On September 9, 2015, the California Supreme Court denied review and decertified the Fourth District Court of Appeal’s previously published opinion in Albert Thomas Paulek v. Western Riverside Regional Conservation Authority, which had appeared at 238 Cal.App.4th 583. A discussion of the issues presented by the case and my analyses of the Court of Appeal’s reasoning on them can be found in my post on the originally published opinion. (See “Fourth District Holds Agency’s Removal of Conservation Designation From Land Formerly Protected Under MSHCP Is ‘Project’ Subject to CEQA; Class 7 and 8 Categorical Exemptions for Environmentally Protective Regulatory Actions Do Not Apply,” by Arthur F. Coon, posted July 2, 2015.)

The Supreme Court’s depublication order means that while the decision remains binding on the parties to the case, it will not be citable as precedential authority under California law.

Continue Reading Supreme Court Depublishes Lengthy CEQA Categorical Exemption Case

In a published decision filed September 17, 2015, the First District Court of Appeal affirmed the trial court’s judgment granting a writ of mandate and finding that a proposed land exchange agreement was not statutorily exempt from CEQA review. Defend Our Waterfront v. California State Lands Commission, et al (San Francisco Waterfront Partners II, LLC, et al) (1st Dist., Div. 4, 2015) 240 Cal.App.4th 570. The underlying facts are straightforward, as is the Court’s holding interpreting CEQA’s statutory exemption that applies to “settlements of title and boundary problems by the State Lands Commission and to exchanges or leases in connection with those settlements.” (Pub. Resources Code, § 21080.11.) Perhaps more interesting, however, is the Court’s treatment (partly in dicta) of CEQA’s statutory standing and exhaustion requirements as embodied in Public Resources Code § 21177.
Continue Reading First District Applies CEQA Exhaustion/Standing Rules, Upholds Judgment Rejecting Claim of Statutory Exemption for Controversial State Lands Commission Land Exchange Agreement

A 138-page report, including 371 footnotes and a 30-page appendix listing all properly documented CEQA lawsuits filed in California over its 3-year study period (2010-2012), has been posted by its authors, Holland & Knight attorneys Jennifer Hernandez, David Friedman and Stephanie DeHerrera (the “authors”) on their firm’s website. The study is entitled “In the Name of the Environment” and subtitled “How Litigation Abuse Under the California Environmental Quality Act Undermines California’s Environmental, Social Equity and Economic Priorities – and Proposed Reforms to Protect the Environment From CEQA Litigation Abuse.” Based on my review, the study will be a valuable and interesting read for environmental and land use lawyers, consultants, and others regularly involved with or interested in the CEQA process. That said, its findings and conclusions will not come as any surprise to those on the front lines of CEQA litigation.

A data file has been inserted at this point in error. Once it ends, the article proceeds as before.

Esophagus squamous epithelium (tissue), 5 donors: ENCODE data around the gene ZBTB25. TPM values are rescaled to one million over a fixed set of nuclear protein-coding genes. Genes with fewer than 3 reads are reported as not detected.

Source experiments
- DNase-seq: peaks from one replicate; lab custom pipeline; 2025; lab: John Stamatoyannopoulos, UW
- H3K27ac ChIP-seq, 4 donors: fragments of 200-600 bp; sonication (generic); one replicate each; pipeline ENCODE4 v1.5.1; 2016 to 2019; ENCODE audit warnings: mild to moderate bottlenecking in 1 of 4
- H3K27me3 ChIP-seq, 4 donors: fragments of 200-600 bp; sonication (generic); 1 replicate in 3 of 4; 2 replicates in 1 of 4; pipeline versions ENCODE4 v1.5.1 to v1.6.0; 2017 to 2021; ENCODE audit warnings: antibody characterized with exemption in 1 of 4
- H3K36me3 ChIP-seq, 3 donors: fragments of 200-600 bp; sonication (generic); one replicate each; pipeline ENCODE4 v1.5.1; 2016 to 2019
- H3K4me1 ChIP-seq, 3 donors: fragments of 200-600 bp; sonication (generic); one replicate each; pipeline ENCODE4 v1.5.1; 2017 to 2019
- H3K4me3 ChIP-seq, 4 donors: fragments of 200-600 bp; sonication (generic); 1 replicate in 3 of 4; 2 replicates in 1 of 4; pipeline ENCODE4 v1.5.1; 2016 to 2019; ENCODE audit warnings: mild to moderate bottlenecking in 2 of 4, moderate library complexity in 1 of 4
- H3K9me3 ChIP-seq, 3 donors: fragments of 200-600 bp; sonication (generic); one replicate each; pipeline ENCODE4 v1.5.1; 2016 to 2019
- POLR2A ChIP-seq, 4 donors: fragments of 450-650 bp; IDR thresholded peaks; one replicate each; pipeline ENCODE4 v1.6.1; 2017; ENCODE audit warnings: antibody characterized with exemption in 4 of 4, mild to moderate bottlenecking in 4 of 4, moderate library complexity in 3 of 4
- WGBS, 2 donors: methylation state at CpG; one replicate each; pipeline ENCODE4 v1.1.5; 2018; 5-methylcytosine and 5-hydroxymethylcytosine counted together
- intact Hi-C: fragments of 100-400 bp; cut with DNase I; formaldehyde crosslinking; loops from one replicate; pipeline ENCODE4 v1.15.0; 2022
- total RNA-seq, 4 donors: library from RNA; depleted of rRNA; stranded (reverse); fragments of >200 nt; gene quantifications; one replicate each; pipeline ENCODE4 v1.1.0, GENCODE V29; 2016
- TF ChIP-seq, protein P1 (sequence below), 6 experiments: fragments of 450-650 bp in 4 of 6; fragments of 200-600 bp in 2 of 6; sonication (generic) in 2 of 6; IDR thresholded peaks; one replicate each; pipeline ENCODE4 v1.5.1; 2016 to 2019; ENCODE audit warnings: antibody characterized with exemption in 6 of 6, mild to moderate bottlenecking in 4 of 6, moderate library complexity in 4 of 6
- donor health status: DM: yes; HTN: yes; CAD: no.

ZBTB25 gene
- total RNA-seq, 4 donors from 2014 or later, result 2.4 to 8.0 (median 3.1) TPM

Continue Reading CEQA Litigation Abuses Documented By New Empirical Study Of Recent Case Filings

In a 47-page published decision filed June 17, 2015, the Fourth District Court of Appeal reversed the trial court’s judgment denying a writ petition, and held that Respondent Western Riverside County Regional Conservation Authority (“Agency”) must comply with CEQA before “refining” its Multiple Species Habitat Conservation Plan (“MSHCP”) to exclude a 200-acre parcel of ranch land owned by Anheuser-Busch, LLC (“Busch”) from its protections against development. Albert Thomas Paulek v. Western Riverside County Regional Conservation Authority (Anheuser-Busch, LLC, Real Party in Interest) (4th Dist., Div. 2, 2015) 237 Cal.App.4th 1005.
Continue Reading Fourth District Holds Agency’s Removal of Conservation Designation From Land Formerly Protected Under MSHCP Is “Project” Subject to CEQA; Class 7 and 8 Categorical Exemptions for Environmentally Protective Regulatory Actions Do Not Apply

In a published decision filed October 31, 2014 (Paulek v. California Department of Water Resources (4th Dist., Div. 2, 2014) 231 Cal.App.4th 35, Case No. E060038), the Fourth District Court of Appeal affirmed the Riverside County Superior Court’s judgment denying a petition for a writ of mandate challenging an EIR for the Perris Dam Remediation Project.  The Department of Water Resources’ (“DWR”) DEIR proposed three activities:  (1) remediating the dam’s structural seismic deficiencies; (2) replacing its outlet tower; and (3) creating a new “Emergency Outlet Extension.”  The FEIR addressed a modified project including only the first two components and splitting the emergency outlet extension into a separate project and environmental review process.
Continue Reading Fourth District Addresses CEQA Issues Concerning Standing, Mitigation,Baseline, Piecemealing, And Responses To Comments In Affirming Judgment Upholding Perris Dam Remediation Program EIR